The Biotechnology IndustryOrganization (BIO) is grateful for the opportunityto respond to theIndian Guidelines on Similar Biologics:Regulatory Requirements for Marketing Authorization, hereafterreferred to as"Guidelines".
About BIO andthe Biotechnology Industry
BIO is atradeassociation representingmorethan1,100 companies, academiccentersand research institutions involved in the researchanddevelopment of innovative biotechnologyproducts and services. Our members areprimarilysmall-and medium- sized enterprises working to develop and commercializecutting-edgeproducts in the areas of healthcare, agriculture, energy,and the environment. Sinceits inception roughly 30years ago, thebiotechnologyindustryhas spurred the creationofmorethan one milliondirect jobs, and millions of related jobsin countries throughout theworld.
Thebiotechnologyindustryhas developed hundreds of innovativeproductsthat are helpingto heal, feed,andfuel theworld. In the healthcaresectoralone, this industryhas developed andcommercialized morethan 300 biotechnologytherapies, cures, vaccines, and diagnostics that arehelpingmorethan 325 million peopleworldwide who are sufferingfrom cancer,HIV/AIDS, and numerous otherserious diseases andconditions.
Another 400biotechnologymedicines arein thepipeline. In theagricultural field,biotechnologyinnovations areincreasingfood supplies, conservingnatural resources of land waterand nutrients,increasingfarm income,and growingtheeconomyworldwide. Within thefield ofindustrial biotechnology,biotech companies areleading the wayin creatingboth conventional and next generationadvanced biofuels,which can be produced from forest residues, algae, municipal solid waste, orother renewable sources of biomass,withoutcompromisingthe environment. Renewable chemicalsand biobased product platforms arealso providingreal opportunities to creategreen jobs, reduce dependenceon foreign oil, increaseenergysecurity,andreducegreenhousegas emissions.
India's biotechnologysector is a burgeoningone,with morethan 325 companiesand some with revenues in thebillions of dollars. Accordingto theBioSpectrum-ABLE (Association ofBiotechnologyLed Enterprises)BiotechIndustrySurveyof2011, the industryhasgrown by21.5% in 2006-2011, surgingto $4 billion. Foradditional information aboutIndia'sbiotechnologysector, pleaseseethe full9thBioSpectrum publication.1
BIO'sOverallViews onIndia's Guidelines onSimilarBiologics
At the outset, BIOwantstocommend the government ofIndia's MinistryofHealth in its endeavor to provideguidancefor companies engaged in developingsimilar biologics. BIO urges that in approvingSBPs, regulatoryauthorities ensurethat publicsafetyis the top priority, andalso that incentives to innovate new products arenot undermined. As indicated bythe Guidelines,"biologics"arecomplexmedicines that aremanufactured usinglivingorganisms. Thesedrugs aredifferent and far morecomplexthan most small molecule chemical drugs, and includemanyof thelatest breakthrough medical therapies forserious and life-threateningillnesses, suchas cancer, multiplesclerosis, diabetes, and HIV/AIDS, as wellas manyserious rarediseases. Dueto their sizeand complexity, biologicsgenerallycannot be scientificallycharacterized to thesamedegreeas small molecule chemical drugs.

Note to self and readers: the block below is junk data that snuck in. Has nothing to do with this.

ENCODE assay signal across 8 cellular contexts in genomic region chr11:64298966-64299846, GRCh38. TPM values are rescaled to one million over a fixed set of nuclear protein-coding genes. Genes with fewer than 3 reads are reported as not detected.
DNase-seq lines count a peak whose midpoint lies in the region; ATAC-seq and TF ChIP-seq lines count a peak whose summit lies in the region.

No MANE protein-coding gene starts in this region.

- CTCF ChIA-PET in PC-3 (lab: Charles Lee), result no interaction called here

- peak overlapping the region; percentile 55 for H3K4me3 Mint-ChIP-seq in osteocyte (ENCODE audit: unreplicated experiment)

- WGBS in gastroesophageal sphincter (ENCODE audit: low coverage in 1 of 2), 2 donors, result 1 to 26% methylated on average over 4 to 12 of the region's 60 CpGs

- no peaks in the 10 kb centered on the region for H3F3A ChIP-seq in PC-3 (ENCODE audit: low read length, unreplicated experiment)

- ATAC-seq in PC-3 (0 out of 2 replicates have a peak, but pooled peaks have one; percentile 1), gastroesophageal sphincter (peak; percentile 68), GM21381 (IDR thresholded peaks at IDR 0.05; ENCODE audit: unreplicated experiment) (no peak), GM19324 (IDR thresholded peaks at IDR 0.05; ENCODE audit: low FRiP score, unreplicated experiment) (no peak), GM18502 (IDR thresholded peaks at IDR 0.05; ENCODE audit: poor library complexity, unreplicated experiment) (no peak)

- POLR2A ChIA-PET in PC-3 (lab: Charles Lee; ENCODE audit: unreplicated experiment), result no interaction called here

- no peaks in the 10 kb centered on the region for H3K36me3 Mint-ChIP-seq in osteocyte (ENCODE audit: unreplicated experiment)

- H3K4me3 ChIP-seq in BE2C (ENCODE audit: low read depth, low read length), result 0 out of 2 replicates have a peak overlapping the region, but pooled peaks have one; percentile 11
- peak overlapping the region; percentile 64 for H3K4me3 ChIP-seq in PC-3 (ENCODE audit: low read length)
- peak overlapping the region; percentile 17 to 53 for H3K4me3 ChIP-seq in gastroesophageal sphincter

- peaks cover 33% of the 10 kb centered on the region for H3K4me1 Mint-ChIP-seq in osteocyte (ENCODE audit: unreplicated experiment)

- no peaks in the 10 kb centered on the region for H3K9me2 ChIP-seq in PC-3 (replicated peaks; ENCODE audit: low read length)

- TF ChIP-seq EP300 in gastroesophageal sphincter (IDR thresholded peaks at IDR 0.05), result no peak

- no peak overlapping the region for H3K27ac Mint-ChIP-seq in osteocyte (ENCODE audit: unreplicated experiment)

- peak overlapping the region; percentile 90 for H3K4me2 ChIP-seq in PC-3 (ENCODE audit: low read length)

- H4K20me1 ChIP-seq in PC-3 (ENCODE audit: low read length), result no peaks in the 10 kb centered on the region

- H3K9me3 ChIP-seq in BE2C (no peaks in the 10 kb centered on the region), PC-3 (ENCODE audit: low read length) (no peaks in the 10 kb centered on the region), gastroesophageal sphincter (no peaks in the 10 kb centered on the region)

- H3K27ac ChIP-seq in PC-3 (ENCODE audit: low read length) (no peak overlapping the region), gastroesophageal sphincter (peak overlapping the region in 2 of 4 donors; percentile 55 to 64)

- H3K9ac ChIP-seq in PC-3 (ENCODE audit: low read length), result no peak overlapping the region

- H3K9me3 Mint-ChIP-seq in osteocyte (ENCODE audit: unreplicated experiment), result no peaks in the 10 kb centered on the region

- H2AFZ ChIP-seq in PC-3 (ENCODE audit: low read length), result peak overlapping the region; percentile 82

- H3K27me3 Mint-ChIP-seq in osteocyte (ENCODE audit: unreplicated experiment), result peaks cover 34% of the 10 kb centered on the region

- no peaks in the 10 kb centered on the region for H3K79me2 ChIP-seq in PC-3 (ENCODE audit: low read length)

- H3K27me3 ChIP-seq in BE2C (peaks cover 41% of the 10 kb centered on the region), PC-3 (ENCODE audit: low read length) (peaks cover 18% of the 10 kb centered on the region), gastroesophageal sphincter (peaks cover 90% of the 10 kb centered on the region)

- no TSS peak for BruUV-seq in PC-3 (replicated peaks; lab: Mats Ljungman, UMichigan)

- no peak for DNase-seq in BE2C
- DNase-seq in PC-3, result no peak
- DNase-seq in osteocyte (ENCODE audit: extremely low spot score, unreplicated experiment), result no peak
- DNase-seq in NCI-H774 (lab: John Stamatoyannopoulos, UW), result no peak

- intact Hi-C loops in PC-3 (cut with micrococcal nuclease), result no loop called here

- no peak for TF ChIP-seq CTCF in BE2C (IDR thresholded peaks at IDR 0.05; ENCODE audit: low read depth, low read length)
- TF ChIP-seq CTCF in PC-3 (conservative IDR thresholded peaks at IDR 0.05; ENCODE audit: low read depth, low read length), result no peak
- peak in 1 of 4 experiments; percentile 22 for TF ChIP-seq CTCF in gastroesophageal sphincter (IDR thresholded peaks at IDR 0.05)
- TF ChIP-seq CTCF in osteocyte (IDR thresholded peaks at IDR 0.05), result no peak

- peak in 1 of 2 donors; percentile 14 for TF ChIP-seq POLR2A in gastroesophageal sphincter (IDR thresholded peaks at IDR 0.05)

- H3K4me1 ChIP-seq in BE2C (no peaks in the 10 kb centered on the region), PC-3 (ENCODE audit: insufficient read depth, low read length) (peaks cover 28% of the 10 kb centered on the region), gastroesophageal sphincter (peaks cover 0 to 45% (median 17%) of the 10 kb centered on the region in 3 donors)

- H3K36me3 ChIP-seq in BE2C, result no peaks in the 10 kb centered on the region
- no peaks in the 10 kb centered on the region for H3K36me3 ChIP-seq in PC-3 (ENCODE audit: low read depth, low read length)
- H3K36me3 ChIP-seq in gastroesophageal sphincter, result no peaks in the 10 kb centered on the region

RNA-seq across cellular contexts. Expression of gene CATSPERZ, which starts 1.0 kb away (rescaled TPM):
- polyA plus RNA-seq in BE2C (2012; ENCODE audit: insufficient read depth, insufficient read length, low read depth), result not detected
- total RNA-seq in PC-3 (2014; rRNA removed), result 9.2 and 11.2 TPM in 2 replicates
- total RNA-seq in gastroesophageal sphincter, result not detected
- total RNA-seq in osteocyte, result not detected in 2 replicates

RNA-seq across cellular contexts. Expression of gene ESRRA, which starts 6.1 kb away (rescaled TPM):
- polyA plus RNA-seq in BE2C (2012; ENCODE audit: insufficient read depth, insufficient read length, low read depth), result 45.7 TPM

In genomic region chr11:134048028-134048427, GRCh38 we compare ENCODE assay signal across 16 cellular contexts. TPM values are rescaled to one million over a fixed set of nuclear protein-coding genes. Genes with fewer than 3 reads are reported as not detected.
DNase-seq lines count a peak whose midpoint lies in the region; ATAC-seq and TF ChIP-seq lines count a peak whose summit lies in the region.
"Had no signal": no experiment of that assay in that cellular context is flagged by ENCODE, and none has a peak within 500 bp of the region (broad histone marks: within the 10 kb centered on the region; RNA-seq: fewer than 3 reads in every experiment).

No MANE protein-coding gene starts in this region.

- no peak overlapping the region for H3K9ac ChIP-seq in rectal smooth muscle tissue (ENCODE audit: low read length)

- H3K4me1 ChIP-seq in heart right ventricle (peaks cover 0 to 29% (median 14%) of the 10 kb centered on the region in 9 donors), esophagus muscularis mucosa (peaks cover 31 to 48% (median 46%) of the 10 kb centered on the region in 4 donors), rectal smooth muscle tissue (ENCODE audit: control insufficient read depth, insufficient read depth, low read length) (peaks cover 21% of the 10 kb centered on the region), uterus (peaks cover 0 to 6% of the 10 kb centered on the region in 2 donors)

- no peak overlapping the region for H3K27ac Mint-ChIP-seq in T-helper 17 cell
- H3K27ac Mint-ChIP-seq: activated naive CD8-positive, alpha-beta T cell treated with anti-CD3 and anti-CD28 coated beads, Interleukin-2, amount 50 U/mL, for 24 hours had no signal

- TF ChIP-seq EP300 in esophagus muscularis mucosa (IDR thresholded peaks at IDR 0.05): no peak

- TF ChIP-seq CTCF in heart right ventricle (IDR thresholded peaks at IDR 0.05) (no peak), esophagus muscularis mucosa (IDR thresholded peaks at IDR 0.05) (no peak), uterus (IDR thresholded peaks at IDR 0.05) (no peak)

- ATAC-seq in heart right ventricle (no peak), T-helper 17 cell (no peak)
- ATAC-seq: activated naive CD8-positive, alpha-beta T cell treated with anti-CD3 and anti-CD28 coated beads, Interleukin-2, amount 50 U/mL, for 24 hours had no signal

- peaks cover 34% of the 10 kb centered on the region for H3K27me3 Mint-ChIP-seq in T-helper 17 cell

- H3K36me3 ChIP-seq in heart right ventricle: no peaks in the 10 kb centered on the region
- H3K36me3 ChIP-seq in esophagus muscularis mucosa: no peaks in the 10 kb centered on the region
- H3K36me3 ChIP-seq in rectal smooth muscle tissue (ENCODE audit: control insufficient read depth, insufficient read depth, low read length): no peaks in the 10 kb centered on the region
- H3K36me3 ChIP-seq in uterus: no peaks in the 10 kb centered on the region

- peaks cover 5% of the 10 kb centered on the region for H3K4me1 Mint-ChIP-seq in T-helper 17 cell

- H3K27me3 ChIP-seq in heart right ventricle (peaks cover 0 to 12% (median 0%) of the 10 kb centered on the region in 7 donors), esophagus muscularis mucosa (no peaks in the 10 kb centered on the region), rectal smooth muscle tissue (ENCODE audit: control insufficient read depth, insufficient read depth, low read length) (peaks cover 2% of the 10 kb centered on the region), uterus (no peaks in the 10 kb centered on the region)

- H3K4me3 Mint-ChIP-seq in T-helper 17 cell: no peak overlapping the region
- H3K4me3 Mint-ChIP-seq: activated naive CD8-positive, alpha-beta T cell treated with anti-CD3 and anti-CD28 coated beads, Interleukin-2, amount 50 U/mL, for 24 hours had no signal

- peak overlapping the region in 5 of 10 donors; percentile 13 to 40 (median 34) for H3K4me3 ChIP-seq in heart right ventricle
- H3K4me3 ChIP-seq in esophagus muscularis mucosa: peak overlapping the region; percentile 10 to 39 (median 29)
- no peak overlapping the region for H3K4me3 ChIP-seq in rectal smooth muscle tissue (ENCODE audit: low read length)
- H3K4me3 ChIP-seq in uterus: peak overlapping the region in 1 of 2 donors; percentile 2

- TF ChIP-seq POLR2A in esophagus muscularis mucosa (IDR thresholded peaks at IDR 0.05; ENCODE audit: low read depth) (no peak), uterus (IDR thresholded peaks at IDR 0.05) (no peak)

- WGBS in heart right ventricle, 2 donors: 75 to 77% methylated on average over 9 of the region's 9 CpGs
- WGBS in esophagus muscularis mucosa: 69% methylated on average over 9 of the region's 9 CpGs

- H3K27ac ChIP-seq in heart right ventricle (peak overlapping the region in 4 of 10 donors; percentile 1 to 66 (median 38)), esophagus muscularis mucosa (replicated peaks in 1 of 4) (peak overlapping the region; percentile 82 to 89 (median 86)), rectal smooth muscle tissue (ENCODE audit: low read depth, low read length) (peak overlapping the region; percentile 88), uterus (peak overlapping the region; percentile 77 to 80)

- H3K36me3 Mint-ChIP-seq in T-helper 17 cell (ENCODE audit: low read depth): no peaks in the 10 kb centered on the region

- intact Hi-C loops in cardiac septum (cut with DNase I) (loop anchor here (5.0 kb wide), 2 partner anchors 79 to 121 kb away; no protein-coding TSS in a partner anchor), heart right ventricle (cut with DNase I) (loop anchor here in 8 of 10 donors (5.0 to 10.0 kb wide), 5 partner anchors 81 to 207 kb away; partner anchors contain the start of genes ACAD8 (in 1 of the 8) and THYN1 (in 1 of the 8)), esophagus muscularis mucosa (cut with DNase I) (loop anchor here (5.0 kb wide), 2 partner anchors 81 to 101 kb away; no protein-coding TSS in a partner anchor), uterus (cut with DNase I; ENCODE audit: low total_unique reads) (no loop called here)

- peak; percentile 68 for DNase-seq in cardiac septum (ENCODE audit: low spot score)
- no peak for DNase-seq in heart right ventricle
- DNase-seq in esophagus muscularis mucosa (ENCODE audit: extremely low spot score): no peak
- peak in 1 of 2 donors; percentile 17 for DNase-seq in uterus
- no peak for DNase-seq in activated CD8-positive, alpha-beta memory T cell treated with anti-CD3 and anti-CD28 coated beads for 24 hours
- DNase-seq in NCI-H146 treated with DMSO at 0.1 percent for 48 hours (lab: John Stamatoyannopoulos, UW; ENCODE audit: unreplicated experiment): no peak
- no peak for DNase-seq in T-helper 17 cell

As theWorld Health Organization has recognizedin its guideline fortheevaluation of similar biotherapeuticproducts, similar biologic products, orSBPs, arenot– and cannot betreatedas--genericdrugs. Agenericdrugis aproduct that is shown to be thesameas an innovative drug, and is generallydesignated astherapeuticallyinterchangeable with the innovator drug. Unlikegenericdrugs, an SBPis a product that is similar to, but not the same as, the innovator drug. Therecognitionofthe scientificdifferences between drugsand biologics is critical in assessingthe types anddegrees of teststhat maybe necessaryto demonstratean SBP’s quality, safetyand efficacyprofiles. Because of the complexscienceinvolvedwith manufacturingbiosimilar medicines, manyadvanced regulatoryagencies2haveindicated that thegenericdrugapproval pathwayis not appropriateforcomplexbiologics. TheWorld Health Organization'sguidelines referenced above, mayserveas a startingpointforanyscientificallybased regulatory approval pathwayforbiologics.
Moreover,while it is important to ensurethat safe and effectiveSBPs reachthe hands of patients who need them,itis important also not tolose sight of the need fornew and innovative products as well. Accordingly, in developing guidelines fortheapproval and marketingof SBPs, thegovernment ofIndia should ensurethat incentives to research, develop and manufacturenew and innovative therapies and cures, as wellas new indications forsuchproducts, arepreserved. In particular, itis important that there be substantial non-patent data exclusivitygranted to the original innovatorduringwhich time SBPmanufacturerscould notrelyonanyhealth authority’s priorapproval of the innovator’s ReferenceBiologic Product (RBP).